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Article
November 13, 1967

The Technique and Practice of Psychoanalysis

JAMA. 1967;202(7):667. doi:10.1001/jama.1967.03130200153050

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Abstract

Psychoanalytic Techniques: A Handbook for the Practicing Psychoanalyst, edited by Benjamin B. Wolman, 596 pp, $15, New York and London: Basic Books, Inc., 1967.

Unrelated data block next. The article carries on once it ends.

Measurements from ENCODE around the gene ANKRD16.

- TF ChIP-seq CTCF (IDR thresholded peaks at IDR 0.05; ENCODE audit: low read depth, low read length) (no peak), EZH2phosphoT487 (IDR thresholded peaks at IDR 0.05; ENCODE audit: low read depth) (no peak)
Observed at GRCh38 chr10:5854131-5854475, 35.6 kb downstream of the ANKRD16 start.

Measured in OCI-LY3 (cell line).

Psychotherapeutic techniques depend on the way the therapist understands the personality of each patient and what changes both patient and therapist strive for. The personality makeup of man may be simple in its broad essentials but is certainly complex in its details, and full of surprises. Freud opened up our understanding of it—he did not close it. Certainly no single school has all the answers, although this is the tone of much orthodox psychoanalytic writing as distinct from contributions that are free inquiries using all available knowledge. Dr. Greenson's book is based primarily on the theory of dammed-up libido, correct in itself but not expanded and enriched by the last 40 years of study which have seen such revolutionary progress in every other clinical and scientific

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